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Ambidextrous Exemplar

Case Aims: To illustrate the operation of an extremely successful ambidextrous organisation

Google was founded by Larry Page and Sergei Brin, who met in 1995 while they were PhD students in the computer engineering department at Stanford University. Their focus was to organise the world's information in such a way as to make it universally accessible. The search engine they developed provided the basis of their business idea. In itself, however, the search engine did not generate revenue. This only occurred when they linked the search system to selling online advertising. This business model remains the core of the company. generating a major proportion of total revenue (Finkle 2012).

Google's mission is not based on money alone; rather it is to improve the world. The heart and soul of Google is based on entrepreneurship and innovation. The company has a flat, open organisational structure that supports a highly democratic culture in which employees are encouraged to question anyone. Strategy tends to come from the bottom up. The founders' commitment to innovation has resulted in the emergence of an effective ambidextrous operation (Smith 2010). While incremental innovation


continues to be utilised to further enhance their Ad Works operation, the company uses generated revenue to support radical innovation and knowledge expansion through acquisition. An example of this latter approach is Android which went on to become the Android Operating System for Google's smartphone operating system launched in 2008.

The company has a long-term orientation towards the development and launch of new radical innovations. This attitude is reflected in the driverless car concept which Google started to develop some years ago, long before the car industry perceived the potential benefits of this technology, but which the company recognises requires several years of ongoing development before a viable commercially feasible product proposition can be launched.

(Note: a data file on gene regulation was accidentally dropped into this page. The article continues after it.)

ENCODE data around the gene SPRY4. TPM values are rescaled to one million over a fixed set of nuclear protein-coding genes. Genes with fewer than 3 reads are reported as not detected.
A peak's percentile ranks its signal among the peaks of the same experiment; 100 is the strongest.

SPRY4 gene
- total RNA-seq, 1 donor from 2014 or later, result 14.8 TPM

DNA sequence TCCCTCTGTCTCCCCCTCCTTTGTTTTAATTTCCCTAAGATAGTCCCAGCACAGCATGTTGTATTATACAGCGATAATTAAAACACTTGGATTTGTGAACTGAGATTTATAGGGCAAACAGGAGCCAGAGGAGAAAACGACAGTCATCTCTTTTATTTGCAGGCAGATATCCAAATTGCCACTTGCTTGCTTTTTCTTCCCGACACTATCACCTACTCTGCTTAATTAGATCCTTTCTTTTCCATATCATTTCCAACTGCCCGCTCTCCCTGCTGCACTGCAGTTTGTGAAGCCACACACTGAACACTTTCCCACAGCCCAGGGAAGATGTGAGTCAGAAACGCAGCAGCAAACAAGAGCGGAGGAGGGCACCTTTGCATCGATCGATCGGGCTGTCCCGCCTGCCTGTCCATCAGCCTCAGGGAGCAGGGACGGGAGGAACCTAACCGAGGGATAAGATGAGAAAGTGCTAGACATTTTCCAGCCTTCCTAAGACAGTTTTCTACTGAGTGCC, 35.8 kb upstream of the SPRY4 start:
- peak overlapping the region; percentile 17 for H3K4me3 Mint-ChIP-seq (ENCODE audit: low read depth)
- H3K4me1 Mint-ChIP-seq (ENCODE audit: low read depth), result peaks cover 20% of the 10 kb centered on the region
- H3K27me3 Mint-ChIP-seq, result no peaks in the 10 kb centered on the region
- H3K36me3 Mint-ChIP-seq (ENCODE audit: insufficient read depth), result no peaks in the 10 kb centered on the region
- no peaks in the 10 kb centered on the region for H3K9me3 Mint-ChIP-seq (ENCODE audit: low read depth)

A core constituent of the company's radical innovation projects is Google X, which is tasked with making actual objects that interact with the physical world. Three other important projects in addition to the driverless car are Google Glass, high-altitude Wi-Fi balloons and glucose-monitoring contact lenses. X projects usually share three criteria: (1) to address a problem that affects millions of people; (2) to utilise a radical solution; and (3) to tap into technologies that are now or very soon will be available (Gertner 2014).

The increasingly diverse nature of Google's operations led in 2015 to the announcement of the company's restructuring under the new generic umbrella name of Alphabet (Vella 2015). It is believed the new name Alphabet is a play on the diversity of activities of the companies within the group as well as a reference to alpha, a measurement of financial return adjusted for risk. The companies within the group are:

Google: remains responsible for search, Adwords, YouTube and Android

Calico: a life-sciences company aiming to extend the human life span

Nest: the thermostat company that Google bought for $3.2 billion in 2014 and is the centrepiece in the firm's plan to control the smart homes of the future

Google Ventures: a venture arm that invests in new ventures

Fiber, the high-speed broadband Internet service now available in three cities

Google Capital: an investment arm that focuses on late-stage growth companies

Google X: the research lab

Sidewalk Labs: focuses on using technology to improve city life

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